First Order Retrievability with Hammerspoon

September 30, 2017

“I like to work fast. I despise not having the right tool or, worse, knowing I have it but not being able to find it. It’s a pointless delay that wrecks my pace—and mood.” ^[Inside Adam Savage’s Toolbox by Adam Savage]

Spice Rack

“First Order Retrievability” is the idea that the tools you use most should be directly accessible from your workspace, and able to be used without opening drawers, unzipping bags, or fuddling with your desktop manager.

One aspect of using computers that I don’t enjoy is the feeling of fumbling through many windows to find the information or tool you need. I think that people commonly use ⌘+tab or alt+tab to cycle through their windows, which is better than using a mouse, but still results in an unconscious overhead many times per day, often at the moment you’re moving from one thought to another and most susceptible to distraction.

A very clean solution is to set up “absolute” hotkeys that will always bring you to the window you need, versus the “relative” navigation of tabbing or of window management systems. I think this pattern is less popular than it should be, because of how well suited it is to clean navigation between the half-dozen tools you use most often.

For me, that means using Hammerspoon (a lua API for Mac OS) to make a single set of hotkeys.

Relevant section of my hammerspoon script:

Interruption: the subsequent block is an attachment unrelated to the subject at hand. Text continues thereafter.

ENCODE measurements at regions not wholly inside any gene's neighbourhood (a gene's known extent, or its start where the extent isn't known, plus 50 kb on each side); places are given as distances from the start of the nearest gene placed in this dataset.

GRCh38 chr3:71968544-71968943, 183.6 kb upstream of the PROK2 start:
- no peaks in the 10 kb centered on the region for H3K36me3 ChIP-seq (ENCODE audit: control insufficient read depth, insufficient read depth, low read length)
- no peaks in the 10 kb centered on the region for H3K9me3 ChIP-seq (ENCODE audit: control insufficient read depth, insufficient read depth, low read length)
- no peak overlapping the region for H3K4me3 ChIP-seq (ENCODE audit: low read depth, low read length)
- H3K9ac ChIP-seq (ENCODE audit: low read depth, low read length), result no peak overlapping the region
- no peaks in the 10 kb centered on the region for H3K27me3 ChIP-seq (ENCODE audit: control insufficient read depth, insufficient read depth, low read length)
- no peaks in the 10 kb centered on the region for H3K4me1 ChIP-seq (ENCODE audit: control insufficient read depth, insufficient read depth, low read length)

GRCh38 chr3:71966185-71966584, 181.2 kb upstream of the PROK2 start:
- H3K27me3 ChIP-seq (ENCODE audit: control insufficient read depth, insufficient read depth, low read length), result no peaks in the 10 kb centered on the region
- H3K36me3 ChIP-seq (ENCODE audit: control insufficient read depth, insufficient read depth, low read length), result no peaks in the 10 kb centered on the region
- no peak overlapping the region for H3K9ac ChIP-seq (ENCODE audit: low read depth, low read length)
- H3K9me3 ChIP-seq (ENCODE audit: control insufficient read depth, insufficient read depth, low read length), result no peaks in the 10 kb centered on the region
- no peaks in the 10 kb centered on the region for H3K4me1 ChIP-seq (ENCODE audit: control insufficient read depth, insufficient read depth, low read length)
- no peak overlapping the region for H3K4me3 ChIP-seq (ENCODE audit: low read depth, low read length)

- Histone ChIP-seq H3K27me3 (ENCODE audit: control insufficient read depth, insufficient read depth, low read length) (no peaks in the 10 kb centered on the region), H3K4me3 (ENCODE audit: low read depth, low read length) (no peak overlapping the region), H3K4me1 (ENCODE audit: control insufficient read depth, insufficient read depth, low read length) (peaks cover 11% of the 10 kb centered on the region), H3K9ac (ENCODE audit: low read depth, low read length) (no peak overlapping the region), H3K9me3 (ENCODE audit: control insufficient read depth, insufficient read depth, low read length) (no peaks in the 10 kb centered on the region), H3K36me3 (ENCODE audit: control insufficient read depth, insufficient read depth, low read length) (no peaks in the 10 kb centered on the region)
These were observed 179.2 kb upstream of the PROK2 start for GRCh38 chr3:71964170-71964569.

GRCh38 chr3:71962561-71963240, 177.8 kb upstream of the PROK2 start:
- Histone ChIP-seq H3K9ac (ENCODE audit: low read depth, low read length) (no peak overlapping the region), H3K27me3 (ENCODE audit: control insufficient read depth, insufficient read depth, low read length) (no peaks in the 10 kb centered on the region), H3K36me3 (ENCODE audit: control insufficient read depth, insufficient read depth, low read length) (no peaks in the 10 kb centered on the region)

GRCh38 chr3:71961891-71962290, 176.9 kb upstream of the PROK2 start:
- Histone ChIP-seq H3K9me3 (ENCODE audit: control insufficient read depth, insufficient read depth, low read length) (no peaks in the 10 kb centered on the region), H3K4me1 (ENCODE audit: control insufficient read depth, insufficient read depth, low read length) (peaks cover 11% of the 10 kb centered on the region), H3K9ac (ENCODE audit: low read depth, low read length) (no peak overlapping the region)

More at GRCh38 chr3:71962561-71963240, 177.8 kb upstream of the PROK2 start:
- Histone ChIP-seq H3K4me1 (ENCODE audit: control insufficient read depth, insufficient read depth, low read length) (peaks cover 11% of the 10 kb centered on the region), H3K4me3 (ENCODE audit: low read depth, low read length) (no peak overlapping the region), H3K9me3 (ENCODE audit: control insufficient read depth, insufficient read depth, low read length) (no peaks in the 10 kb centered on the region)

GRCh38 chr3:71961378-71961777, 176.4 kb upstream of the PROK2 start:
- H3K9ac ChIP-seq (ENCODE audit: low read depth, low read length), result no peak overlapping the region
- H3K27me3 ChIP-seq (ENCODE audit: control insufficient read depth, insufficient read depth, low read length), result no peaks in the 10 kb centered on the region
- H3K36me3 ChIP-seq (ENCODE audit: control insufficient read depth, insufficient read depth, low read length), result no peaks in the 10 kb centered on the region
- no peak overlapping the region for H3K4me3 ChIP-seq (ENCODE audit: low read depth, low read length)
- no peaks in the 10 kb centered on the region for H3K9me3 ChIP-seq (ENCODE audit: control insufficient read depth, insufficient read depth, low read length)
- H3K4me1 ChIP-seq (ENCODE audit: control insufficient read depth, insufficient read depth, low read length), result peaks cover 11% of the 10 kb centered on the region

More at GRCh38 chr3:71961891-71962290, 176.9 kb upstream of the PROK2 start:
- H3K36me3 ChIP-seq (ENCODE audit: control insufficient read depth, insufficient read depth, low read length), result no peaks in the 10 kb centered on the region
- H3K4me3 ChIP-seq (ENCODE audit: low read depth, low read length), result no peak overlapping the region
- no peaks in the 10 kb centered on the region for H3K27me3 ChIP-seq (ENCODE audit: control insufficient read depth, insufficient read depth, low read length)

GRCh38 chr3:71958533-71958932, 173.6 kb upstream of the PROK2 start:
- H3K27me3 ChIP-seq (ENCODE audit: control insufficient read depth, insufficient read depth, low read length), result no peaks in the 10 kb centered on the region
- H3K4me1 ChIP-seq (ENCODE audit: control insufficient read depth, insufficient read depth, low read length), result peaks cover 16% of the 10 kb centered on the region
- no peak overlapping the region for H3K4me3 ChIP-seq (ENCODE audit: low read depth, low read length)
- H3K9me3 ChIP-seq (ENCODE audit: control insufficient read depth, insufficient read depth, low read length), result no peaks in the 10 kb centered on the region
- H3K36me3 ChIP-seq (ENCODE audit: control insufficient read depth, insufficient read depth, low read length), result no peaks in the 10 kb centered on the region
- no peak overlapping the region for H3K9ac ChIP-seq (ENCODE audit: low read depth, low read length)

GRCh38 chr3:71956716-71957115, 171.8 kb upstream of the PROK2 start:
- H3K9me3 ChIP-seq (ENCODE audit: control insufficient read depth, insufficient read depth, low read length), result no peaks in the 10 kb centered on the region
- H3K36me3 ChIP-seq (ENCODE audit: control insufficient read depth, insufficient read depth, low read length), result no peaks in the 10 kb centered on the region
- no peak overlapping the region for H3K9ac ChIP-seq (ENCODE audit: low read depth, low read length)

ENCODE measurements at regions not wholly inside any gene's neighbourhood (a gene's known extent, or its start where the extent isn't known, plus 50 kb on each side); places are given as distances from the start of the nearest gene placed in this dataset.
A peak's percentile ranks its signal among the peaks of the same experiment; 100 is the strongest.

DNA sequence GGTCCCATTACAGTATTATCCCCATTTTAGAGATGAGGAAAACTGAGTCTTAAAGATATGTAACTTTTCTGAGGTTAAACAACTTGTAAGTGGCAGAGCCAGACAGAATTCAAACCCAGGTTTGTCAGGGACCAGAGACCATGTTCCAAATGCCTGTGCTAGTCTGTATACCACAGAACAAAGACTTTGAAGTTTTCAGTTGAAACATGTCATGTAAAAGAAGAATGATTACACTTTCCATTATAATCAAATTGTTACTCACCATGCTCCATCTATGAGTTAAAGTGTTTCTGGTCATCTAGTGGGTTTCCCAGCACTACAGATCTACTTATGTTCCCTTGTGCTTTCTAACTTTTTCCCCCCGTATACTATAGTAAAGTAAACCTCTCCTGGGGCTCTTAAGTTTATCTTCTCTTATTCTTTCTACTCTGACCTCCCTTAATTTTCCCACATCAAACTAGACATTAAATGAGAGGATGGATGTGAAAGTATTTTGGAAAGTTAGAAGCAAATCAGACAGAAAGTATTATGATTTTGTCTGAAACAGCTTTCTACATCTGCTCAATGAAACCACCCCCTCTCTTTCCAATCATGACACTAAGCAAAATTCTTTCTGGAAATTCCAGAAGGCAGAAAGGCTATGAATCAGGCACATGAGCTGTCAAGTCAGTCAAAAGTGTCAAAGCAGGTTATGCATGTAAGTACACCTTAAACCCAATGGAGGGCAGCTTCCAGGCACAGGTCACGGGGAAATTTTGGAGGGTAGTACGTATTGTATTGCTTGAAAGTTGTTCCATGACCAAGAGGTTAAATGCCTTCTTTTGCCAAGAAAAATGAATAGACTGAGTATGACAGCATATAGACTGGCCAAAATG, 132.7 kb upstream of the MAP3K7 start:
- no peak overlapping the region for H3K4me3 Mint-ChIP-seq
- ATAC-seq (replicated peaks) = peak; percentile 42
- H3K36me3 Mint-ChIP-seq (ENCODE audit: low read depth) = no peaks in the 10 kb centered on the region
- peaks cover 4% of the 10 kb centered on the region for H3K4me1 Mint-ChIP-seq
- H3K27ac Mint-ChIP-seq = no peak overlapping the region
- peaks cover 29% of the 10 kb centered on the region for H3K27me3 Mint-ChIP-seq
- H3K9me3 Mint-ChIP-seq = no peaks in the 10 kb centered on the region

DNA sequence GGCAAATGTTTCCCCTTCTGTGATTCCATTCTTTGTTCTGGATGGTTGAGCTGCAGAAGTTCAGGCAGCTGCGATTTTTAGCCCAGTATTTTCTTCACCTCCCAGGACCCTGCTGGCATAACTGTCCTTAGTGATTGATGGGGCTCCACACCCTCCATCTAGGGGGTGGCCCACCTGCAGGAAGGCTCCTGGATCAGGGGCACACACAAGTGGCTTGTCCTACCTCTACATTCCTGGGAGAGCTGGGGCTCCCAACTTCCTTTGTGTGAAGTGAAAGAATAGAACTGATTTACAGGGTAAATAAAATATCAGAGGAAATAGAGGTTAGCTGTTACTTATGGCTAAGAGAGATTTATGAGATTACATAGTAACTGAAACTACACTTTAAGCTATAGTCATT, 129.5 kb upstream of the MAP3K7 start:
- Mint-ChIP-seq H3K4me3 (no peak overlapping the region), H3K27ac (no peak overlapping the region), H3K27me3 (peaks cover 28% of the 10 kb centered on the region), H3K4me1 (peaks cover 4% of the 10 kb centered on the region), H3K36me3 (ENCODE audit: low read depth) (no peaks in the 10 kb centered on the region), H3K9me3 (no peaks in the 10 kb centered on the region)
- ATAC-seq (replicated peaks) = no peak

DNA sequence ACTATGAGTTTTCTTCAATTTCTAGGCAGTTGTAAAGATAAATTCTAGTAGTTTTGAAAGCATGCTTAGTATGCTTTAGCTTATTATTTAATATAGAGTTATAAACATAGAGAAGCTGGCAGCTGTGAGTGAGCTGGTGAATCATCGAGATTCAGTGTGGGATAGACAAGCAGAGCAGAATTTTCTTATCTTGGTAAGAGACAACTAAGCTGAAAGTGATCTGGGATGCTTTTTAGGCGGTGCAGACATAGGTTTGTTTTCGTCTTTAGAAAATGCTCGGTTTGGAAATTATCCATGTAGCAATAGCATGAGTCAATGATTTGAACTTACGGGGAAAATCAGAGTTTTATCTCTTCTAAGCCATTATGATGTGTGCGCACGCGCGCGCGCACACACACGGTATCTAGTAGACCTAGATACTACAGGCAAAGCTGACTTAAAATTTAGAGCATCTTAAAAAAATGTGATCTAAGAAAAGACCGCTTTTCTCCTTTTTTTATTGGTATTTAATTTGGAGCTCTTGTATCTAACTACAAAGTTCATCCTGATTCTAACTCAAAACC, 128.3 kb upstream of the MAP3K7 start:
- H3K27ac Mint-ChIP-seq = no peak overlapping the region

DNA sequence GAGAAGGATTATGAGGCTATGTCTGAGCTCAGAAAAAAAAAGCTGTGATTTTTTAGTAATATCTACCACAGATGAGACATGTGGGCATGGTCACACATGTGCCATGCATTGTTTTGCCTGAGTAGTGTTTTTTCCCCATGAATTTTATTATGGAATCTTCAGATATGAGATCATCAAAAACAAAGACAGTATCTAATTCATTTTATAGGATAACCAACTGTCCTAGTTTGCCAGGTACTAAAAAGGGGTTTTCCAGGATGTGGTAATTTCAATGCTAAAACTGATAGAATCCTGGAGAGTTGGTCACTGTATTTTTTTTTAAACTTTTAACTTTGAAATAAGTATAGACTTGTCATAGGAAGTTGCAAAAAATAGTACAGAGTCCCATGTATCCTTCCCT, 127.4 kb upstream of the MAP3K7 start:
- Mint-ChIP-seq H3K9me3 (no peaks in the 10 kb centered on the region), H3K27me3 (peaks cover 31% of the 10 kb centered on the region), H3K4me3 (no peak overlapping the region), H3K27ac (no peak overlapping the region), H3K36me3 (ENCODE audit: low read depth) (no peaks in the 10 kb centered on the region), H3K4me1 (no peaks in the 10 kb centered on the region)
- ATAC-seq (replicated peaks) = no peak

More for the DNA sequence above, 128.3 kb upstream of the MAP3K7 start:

super = {"ctrl", "shift"}

windowHistory = hs.window.focusedWindow()

function toggleWindowFocus(windowName)
    return function()
        window =[1]
        if hs.window.focusedWindow() == window then
            window = windowHistory

        windowHistory = hs.window.focusedWindow()

hs.hotkey.bind(super, "q", toggleWindowFocus("iTerm2"))
hs.hotkey.bind(super, "w", toggleWindowFocus("Code"))
hs.hotkey.bind(super, "e", toggleWindowFocus("Google Chrome"))
hs.hotkey.bind(super, "r", toggleWindowFocus("Slack"))
hs.hotkey.bind(super, "a", toggleWindowFocus("Messages"))
hs.hotkey.bind(super, "s", toggleWindowFocus("Spotify"))

I like Hammerspoon because scripts you write against APIs easier to adapt to your exact workflow needs than the configuration of a limited set of features like you get from system settings or most window management software.

One downside to these kind of custom keybindings is the risk of colliding with other application or OS hotkeys. A popular solution is to define super to be {‘ctrl’, ‘cmd, ‘shift’}, and then define a rarely used key such as capslock to emulate pressing all three of those keys, effectivly giving you another modifier key.